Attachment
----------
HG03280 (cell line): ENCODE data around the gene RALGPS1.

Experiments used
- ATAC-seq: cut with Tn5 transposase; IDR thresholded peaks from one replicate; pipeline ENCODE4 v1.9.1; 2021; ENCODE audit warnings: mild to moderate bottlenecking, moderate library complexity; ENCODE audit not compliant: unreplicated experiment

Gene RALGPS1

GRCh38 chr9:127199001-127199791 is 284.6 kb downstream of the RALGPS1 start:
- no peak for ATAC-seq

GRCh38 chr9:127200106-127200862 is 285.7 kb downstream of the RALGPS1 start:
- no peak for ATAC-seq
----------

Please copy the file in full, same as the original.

HG03280 (cell line): ENCODE data around the gene RALGPS1.

Experiments used
- ATAC-seq: cut with Tn5 transposase; IDR thresholded peaks from one replicate; pipeline ENCODE4 v1.9.1; 2021; ENCODE audit warnings: mild to moderate bottlenecking, moderate library complexity; ENCODE audit not compliant: unreplicated experiment

Gene RALGPS1

GRCh38 chr9:127199001-127199791 is 284.6 kb downstream of the RALGPS1 start:
- no peak for ATAC-seq

GRCh38 chr9:127200106-127200862 is 285.7 kb downstream of the RALGPS1 start:
- no peak for ATAC-seq